Night Gallery (1969–1973)
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Night Gallery 

In the pilot of the television series _"Night Gallery" (1970)_, Rod Serling introduces three separate paintings, each with its own story of uncanny vengeance against evil to tell. The first... See full summary »

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Cast

Episode cast overview, first billed only:
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Miss Claudia Menlo
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Osmund Portifoy
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SS-Gruppenführer Helmut Arndt / Josef Strobe
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Jeremy Evans
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Dr. Frank Heatherton
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Sidney Resnick
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William Hendricks
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Bleum
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Gretchen
Barry Atwater ...
Carson
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1st Agent
Tom Basham ...
Gibbons
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George J. Packer
Garry Goodrow ...
Louis
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1st Nurse
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Storyline

In the pilot of the television series _"Night Gallery" (1970)_, Rod Serling introduces three separate paintings, each with its own story of uncanny vengeance against evil to tell. The first, "The Cemetery", involves a black sheep nephew (Roddy McDowall) who murders his rich uncle to inherit his fortune - both much to the detriment of the uncle's butler (Ossie Davis) - only to find that vengeance extends beyond the grave. In the second story, "Eyes", a rich, heartless woman (Joan Crawford) who has been blind from birth blackmails an aspiring surgeon and a man who desperately needs money to give her a pair of eyes which will allow her to see for the first time - even though for only half a day's time - only to have the plan backfire on her in ways she never imagined. In the third story, "The Escape Route", a Nazi war criminal (Richard Kiley) is hiding from the authorities in South America, where he is confronted with his past demons and a curious Holocaust survivor (Sam Jaffe) and finds... Written by Curly Q. Link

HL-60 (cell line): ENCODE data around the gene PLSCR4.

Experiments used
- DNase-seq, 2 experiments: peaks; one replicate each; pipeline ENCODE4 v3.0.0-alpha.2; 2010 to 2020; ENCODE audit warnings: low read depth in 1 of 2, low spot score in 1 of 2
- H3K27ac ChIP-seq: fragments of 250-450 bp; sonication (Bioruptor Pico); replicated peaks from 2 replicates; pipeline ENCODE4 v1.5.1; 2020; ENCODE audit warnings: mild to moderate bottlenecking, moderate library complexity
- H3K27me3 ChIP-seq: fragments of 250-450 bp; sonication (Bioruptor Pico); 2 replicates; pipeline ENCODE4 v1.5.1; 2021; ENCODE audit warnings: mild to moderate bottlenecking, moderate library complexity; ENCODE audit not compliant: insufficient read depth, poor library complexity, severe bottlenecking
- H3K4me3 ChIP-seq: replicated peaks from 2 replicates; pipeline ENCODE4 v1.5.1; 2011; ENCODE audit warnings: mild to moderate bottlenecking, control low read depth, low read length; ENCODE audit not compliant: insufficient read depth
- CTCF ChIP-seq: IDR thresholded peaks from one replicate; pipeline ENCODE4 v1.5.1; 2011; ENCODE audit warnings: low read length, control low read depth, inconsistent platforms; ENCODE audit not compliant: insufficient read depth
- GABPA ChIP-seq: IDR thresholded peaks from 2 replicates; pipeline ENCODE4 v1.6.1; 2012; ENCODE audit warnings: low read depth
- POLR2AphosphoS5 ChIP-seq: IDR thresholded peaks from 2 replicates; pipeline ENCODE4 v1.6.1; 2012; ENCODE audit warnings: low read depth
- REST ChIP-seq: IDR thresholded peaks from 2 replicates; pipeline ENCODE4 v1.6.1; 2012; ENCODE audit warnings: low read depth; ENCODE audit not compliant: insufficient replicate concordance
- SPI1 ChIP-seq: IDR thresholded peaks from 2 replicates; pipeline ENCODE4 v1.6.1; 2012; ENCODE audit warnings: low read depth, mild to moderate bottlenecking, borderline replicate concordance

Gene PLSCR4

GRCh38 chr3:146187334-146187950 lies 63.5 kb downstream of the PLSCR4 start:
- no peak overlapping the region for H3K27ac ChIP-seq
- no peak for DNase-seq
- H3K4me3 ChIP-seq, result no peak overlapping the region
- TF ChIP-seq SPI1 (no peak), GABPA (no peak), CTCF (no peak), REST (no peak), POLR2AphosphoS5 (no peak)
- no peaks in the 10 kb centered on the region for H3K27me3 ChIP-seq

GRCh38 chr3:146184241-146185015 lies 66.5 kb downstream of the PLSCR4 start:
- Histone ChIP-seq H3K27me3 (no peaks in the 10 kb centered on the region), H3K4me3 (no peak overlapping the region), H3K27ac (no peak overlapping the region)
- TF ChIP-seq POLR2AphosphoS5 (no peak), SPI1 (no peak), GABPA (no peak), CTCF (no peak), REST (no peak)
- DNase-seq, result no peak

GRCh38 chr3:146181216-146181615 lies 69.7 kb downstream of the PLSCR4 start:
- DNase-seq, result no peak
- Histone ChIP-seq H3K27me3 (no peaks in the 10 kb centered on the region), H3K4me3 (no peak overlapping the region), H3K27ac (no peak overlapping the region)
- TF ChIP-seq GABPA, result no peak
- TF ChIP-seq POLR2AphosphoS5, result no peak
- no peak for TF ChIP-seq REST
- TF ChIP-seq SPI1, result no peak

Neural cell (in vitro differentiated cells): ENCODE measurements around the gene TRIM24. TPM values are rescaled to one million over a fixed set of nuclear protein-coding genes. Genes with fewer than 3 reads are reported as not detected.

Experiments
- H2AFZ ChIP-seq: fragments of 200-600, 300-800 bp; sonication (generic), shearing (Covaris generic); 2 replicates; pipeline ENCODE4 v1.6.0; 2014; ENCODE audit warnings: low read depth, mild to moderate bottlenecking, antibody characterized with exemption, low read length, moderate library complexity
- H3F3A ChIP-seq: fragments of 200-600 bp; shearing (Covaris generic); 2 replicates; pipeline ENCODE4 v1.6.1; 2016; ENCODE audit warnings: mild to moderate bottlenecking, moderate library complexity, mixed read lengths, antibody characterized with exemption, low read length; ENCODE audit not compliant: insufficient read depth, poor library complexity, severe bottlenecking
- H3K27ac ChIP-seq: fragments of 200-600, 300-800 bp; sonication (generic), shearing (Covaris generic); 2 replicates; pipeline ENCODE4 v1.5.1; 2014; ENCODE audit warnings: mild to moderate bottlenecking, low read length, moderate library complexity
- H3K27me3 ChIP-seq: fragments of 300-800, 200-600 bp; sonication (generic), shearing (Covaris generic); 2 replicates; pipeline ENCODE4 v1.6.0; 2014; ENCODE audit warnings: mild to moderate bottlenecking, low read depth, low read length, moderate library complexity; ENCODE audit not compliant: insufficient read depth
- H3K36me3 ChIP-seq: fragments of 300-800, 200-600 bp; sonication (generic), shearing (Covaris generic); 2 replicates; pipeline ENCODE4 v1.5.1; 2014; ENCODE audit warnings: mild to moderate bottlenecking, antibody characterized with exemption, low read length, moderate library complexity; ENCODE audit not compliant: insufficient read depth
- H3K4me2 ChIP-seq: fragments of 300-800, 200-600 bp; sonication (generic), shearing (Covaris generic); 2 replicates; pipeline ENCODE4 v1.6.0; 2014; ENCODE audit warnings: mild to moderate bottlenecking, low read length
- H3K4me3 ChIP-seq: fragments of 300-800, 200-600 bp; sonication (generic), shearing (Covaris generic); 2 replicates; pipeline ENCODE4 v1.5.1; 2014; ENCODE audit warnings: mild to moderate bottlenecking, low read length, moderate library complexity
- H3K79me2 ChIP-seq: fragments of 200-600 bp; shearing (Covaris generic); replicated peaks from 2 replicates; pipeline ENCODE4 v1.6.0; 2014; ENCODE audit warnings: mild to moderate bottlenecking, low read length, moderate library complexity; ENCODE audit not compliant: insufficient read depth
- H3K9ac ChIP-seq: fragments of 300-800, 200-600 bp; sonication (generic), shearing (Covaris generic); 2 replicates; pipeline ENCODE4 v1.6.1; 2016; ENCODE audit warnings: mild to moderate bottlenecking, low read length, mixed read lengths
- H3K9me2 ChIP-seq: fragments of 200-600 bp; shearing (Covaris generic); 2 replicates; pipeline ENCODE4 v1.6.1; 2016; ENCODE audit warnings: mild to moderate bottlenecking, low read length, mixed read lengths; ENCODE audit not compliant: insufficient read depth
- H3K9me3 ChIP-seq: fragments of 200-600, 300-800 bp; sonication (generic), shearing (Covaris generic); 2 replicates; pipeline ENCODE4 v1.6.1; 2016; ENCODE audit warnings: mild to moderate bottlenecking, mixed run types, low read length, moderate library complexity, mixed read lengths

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Unrated | See all certifications »

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8 November 1969 (USA)  »

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4:3
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Did You Know?

Trivia

Richard Kiley was forty-seven when he acted in "Night Gallery". That would make him very much younger than the character he played--Strobe was a major general in the SS twenty-four years earlier, so he would have to be in his sixties at least. See more »

Goofs

In the opening segment, the proximity and arrangement of the trees and headstones of the family graveyard varies wildly between shots and points of view; particularly the direction in which the prominent "Hendricks" monument faces and where the small tree outside the window is. See more »

Connections

Referenced in Joan Crawford: The Ultimate Movie Star (2002) See more »

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User Reviews

 
Great made for TV movie!
29 September 2000 | by (San Jose, CA) – See all my reviews

As a collection of three stories, The Night Gallery stands as one of the best horror anthologies ever filmed. The first of the three stories is the best. Roddy McDowell and Ozzie Davis are fantastic in this eerie little piece about greed, deception, and revenge. The second story is also the second best. Joan Crawford is excellent as the heartless, sightless woman who will sacrifice anyone to be able to see the world around her. The last story is the least of the three. Although Sam Jaffe is very good as the survivor of a Nazi prison camp, Richard Kiley just doesn't do enough with his role as the former Nazi haunted by his monstrous past. All in all, this is one of the premier made-for-TV movies produced in the late sixties/early seventies era. With a few notable exceptions, the TV series which followed never really lived up to this auspicious beginning. If you've never seen this movie, it's definitely worth a look--if for no other reason than to see and hear Rod Serling introduce each episode.


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